solstice

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sol·stice

 (sōl′stĭs, sŏl′-, sôl′-)
n.
Either of two times of the year when the sun is at its greatest angular distance from the celestial equator. The summer solstice in the Northern Hemisphere occurs about June 21, when the sun is at the zenith on the Tropic of Cancer; the winter solstice occurs about December 21, when the sun is at zenith on the Tropic of Capricorn. The summer solstice is the longest day of the year; the winter solstice is the shortest.

[Middle English, from Old French, from Latin sōlstitium : sōl, sun; see sāwel- in Indo-European roots + -stitium, a stoppage; see stā- in Indo-European roots.]

sol·sti′tial (-stĭsh′əl) adj.
American Heritage® Dictionary of the English Language, Fifth Edition. Copyright © 2016 by Houghton Mifflin Harcourt Publishing Company. Published by Houghton Mifflin Harcourt Publishing Company. All rights reserved.

solstice

(ˈsɒlstɪs)
n
1. (Astronomy) either the shortest day of the year (winter solstice) or the longest day of the year (summer solstice)
2. (Physical Geography) either of the two points on the ecliptic at which the sun is overhead at the tropic of Cancer or Capricorn at the summer and winter solstices
[C13: via Old French from Latin sōlstitium, literally: the (apparent) standing still of the sun, from sōl sun + sistere to stand still]
solstitial adj
solˈstitially adv
Collins English Dictionary – Complete and Unabridged, 12th Edition 2014 © HarperCollins Publishers 1991, 1994, 1998, 2000, 2003, 2006, 2007, 2009, 2011, 2014

sol•stice

(ˈsɒl stɪs, ˈsoʊl-)

n.
1.
a. either of the two times a year when the sun is at its greatest distance from the celestial equator: about June 21, when the sun reaches its northernmost point on the celestial sphere, or about Dec. 22, when it reaches its southernmost point.
b. either of the two points in the ecliptic farthest from the equator.
2. a furthest point.
[1200–50; < Middle English < Old French < Latin sōlstitium=sōl sun + -stit-, derivative of sistere to make stand; see stand]
Random House Kernerman Webster's College Dictionary, © 2010 K Dictionaries Ltd. Copyright 2005, 1997, 1991 by Random House, Inc. All rights reserved.

sol·stice

(sŏl′stĭs, sōl′stĭs)
1. Either of the two moments of the year when the sun is farthest north or south of the celestial equator. In the Northern Hemisphere, the summer solstice occurs on June 20 or 21 and the winter solstice occurs on December 21 or 22.
2. Either of the two points on the celestial sphere where the apparent path of the sun (known as the ecliptic) reaches its greatest distance from the celestial equator. Compare equinox.
The American Heritage® Student Science Dictionary, Second Edition. Copyright © 2014 by Houghton Mifflin Harcourt Publishing Company. Published by Houghton Mifflin Harcourt Publishing Company. All rights reserved.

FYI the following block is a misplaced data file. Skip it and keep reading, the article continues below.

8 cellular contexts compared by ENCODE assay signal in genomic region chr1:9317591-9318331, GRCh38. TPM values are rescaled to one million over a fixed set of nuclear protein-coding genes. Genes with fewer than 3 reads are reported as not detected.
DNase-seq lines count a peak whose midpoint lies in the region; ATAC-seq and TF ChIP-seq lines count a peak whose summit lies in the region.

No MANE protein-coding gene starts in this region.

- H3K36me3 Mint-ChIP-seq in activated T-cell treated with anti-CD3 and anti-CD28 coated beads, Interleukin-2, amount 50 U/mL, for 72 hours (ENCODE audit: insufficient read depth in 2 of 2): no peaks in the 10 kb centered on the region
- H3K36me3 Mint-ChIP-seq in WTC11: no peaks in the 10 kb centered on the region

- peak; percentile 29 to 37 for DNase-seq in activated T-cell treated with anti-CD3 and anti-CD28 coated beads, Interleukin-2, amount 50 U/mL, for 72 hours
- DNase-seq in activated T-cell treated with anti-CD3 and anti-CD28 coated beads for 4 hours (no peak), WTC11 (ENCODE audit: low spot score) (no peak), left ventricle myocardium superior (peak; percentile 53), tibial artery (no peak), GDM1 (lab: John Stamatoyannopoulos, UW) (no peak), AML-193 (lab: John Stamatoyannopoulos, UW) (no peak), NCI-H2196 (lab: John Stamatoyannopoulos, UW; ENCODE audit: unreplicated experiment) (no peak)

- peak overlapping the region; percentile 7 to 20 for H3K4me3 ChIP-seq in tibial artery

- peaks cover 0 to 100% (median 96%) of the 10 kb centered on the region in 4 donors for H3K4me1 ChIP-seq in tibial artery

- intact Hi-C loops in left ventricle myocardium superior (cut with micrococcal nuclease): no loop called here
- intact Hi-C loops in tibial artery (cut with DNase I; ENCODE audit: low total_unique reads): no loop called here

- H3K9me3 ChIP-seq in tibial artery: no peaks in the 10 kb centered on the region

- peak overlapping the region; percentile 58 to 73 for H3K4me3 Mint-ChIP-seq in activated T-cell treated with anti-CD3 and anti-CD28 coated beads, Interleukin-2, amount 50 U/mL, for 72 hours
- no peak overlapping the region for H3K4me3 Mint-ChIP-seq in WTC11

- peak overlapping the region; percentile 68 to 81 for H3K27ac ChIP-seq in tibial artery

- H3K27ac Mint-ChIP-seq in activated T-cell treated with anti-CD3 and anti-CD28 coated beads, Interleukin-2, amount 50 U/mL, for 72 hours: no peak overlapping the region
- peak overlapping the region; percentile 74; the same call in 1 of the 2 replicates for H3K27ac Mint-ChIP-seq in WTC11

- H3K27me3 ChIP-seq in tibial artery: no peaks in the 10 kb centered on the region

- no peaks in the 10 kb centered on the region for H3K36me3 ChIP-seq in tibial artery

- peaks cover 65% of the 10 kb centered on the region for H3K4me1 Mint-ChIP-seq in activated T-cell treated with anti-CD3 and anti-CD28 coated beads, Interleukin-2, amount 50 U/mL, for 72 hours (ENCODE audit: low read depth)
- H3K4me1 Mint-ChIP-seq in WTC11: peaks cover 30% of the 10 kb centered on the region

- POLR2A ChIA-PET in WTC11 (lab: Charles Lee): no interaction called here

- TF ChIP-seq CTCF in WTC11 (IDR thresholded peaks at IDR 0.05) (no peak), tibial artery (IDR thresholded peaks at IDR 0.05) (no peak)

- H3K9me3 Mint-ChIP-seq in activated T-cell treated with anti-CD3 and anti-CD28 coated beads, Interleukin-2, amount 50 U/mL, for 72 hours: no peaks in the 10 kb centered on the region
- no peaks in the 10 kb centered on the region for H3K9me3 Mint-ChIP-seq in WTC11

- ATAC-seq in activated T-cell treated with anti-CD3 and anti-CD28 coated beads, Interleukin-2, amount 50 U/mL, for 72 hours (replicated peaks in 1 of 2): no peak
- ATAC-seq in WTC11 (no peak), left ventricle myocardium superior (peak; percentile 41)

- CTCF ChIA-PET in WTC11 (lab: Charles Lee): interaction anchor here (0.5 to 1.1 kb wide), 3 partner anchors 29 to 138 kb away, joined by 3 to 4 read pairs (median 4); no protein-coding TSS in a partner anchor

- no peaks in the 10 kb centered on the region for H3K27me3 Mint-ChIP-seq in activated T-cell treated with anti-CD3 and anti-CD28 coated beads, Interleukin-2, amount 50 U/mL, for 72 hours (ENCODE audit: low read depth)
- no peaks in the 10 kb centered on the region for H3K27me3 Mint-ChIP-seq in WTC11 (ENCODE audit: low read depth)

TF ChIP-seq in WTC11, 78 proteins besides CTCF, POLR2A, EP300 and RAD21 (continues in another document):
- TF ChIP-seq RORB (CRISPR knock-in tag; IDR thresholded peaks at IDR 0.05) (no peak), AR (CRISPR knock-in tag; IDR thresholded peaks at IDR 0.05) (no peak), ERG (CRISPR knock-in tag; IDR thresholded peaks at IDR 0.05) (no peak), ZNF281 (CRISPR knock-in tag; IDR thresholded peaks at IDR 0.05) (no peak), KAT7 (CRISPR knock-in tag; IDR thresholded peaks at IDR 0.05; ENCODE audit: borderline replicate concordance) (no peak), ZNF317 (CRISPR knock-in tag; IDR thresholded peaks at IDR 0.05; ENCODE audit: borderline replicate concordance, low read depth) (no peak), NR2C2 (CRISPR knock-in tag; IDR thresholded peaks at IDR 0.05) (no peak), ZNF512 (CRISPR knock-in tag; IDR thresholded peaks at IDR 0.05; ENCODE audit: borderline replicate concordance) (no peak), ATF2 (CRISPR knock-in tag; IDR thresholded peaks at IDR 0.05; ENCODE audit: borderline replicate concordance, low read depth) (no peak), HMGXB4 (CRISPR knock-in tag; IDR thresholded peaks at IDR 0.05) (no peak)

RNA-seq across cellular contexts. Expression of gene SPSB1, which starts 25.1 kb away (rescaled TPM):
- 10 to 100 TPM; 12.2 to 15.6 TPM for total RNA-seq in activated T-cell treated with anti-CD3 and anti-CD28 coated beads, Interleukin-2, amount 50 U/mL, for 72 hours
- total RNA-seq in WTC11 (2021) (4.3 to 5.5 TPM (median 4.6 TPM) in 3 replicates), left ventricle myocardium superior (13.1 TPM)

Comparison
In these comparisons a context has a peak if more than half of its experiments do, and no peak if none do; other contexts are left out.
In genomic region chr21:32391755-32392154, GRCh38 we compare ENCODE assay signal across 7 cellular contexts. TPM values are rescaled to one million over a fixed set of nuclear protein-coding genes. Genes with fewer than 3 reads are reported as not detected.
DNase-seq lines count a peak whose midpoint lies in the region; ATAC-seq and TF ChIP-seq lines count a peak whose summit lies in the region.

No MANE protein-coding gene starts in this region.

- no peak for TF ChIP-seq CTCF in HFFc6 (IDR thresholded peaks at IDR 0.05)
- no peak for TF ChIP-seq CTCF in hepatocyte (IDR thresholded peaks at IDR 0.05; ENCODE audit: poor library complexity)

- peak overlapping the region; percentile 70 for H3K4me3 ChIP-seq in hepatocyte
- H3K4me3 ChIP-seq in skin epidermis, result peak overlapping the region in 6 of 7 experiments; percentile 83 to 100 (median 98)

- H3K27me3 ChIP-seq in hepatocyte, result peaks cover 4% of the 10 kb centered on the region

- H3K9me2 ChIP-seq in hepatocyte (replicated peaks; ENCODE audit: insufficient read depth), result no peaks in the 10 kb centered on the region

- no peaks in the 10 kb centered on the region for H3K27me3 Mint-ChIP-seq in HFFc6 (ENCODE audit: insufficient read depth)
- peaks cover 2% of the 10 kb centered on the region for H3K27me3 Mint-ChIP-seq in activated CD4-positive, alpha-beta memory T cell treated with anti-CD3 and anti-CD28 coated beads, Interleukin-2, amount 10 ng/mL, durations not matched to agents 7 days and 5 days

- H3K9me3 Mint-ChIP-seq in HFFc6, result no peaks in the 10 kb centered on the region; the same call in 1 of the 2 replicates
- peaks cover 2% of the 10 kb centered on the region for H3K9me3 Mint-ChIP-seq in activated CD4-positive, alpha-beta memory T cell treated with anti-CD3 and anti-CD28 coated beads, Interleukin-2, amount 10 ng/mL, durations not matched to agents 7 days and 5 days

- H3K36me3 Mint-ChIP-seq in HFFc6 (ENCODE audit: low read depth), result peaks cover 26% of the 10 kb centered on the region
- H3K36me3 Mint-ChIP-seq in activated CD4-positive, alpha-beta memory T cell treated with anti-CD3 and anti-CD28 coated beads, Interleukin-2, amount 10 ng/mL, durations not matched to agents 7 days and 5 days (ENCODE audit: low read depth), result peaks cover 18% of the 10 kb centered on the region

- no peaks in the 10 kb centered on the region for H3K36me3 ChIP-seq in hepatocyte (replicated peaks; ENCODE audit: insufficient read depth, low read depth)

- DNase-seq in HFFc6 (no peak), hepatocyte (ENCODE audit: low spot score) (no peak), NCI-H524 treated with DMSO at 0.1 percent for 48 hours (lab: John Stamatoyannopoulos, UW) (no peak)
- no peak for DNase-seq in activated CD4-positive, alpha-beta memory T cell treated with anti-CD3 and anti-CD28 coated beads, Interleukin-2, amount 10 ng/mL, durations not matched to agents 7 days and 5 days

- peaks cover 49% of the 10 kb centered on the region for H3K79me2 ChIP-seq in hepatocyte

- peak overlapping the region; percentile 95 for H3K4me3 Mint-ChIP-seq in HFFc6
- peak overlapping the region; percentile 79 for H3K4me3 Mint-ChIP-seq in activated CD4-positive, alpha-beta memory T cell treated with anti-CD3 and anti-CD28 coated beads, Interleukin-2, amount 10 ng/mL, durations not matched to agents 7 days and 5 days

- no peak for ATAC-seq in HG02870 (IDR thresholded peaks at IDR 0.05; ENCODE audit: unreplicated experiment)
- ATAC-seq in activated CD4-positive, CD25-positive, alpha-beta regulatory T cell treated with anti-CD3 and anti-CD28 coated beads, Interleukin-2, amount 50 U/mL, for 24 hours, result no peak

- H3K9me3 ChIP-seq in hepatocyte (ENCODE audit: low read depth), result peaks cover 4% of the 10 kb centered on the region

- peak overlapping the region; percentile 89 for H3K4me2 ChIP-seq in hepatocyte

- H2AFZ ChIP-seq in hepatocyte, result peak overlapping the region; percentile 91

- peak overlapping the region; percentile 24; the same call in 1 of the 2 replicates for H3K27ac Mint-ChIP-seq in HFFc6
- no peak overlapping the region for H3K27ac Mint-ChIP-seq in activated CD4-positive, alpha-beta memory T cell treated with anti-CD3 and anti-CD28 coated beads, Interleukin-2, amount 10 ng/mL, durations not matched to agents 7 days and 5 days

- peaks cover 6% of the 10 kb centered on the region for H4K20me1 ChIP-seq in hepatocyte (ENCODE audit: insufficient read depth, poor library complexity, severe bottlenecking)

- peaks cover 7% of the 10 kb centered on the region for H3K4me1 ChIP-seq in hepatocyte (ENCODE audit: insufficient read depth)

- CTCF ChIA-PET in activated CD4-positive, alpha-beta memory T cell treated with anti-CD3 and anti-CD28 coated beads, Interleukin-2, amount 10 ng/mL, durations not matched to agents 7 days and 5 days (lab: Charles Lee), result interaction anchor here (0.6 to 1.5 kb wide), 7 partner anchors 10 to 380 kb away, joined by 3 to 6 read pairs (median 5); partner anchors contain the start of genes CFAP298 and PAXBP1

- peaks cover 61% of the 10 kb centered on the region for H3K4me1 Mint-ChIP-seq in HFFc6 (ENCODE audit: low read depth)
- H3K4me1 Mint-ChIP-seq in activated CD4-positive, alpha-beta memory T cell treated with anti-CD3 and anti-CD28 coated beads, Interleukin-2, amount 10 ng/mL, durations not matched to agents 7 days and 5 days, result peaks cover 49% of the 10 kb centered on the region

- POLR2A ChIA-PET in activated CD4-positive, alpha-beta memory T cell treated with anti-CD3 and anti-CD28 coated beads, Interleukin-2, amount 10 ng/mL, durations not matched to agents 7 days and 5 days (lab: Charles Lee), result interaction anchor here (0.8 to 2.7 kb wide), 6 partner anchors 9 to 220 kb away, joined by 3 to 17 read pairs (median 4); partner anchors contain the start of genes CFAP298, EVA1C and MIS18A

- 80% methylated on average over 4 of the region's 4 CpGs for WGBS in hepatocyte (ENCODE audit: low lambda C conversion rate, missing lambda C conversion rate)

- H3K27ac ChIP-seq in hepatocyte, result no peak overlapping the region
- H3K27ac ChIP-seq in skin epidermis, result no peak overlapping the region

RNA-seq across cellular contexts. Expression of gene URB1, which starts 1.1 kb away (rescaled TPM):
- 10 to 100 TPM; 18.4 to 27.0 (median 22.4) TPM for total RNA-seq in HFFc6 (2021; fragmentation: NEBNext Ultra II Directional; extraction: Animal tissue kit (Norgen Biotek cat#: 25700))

solstice

- Derived from the Latin sol, "Sun," and stitium, "stoppage," as the Sun appears to stand still on the first day of winter.
See also related terms for stoppage.
Farlex Trivia Dictionary. © 2012 Farlex, Inc. All rights reserved.
ThesaurusAntonymsRelated WordsSynonymsLegend:
Noun1.solstice - either of the two times of the year when the sun is at its greatest distance from the celestial equatorsolstice - either of the two times of the year when the sun is at its greatest distance from the celestial equator
cosmic time - the time covered by the physical formation and development of the universe
June 21, midsummer, summer solstice - June 21, when the sun is at its northernmost point
winter solstice - December 22, when the sun is at its southernmost point
Based on WordNet 3.0, Farlex clipart collection. © 2003-2012 Princeton University, Farlex Inc.
Translations
slunovrat
solhverv
päivänseisaus
napforduló
sólstöîur
saulėgrįžasolsticija
vasaras saulgriežiziemas saulgrieži
slnovrat

solstice

[ˈsɒlstɪs] Nsolsticio m
summer solsticesolsticio m de verano
winter solsticesolsticio m de invierno
Collins Spanish Dictionary - Complete and Unabridged 8th Edition 2005 © William Collins Sons & Co. Ltd. 1971, 1988 © HarperCollins Publishers 1992, 1993, 1996, 1997, 2000, 2003, 2005

solstice

[ˈsɒlstɪs] nsolstice m
the winter solstice → le solstice d'hiver
the summer solstice → le solstice d'été
Collins English/French Electronic Resource. © HarperCollins Publishers 2005

solstice

nSonnenwende f, → Solstitium nt (spec)
Collins German Dictionary – Complete and Unabridged 7th Edition 2005. © William Collins Sons & Co. Ltd. 1980 © HarperCollins Publishers 1991, 1997, 1999, 2004, 2005, 2007

solstice

[ˈsɒlstɪs] nsolstizio
Collins Italian Dictionary 1st Edition © HarperCollins Publishers 1995

solstice

(ˈsolstis) noun
the time of year when there is the greatest length of daylight (summer solstice) or the shortest (winter solstice).
Kernerman English Multilingual Dictionary © 2006-2013 K Dictionaries Ltd.
References in periodicals archive ?
On a Midsummer's night, four young lovers find themselves entranced and entrapped in an enchanted forest where sprites lurk and fairies rule.
tMi For anyone who wasn't exposed to the play at school, A Midsummer's Night Dream opens in Athens, where ruler Theseus is planning to marry Hippolyta, the Queen of the Amazons - and young Hermia faces death if she doesn't wed the suitor her father has picked out for her.
It's a Midsummer's night and four young lovers, Hermia, Helena, Lysander and Demetrius, find themselves wrapped in the mischievous arms of an enchanted forest where sprites lurk and fairies rule.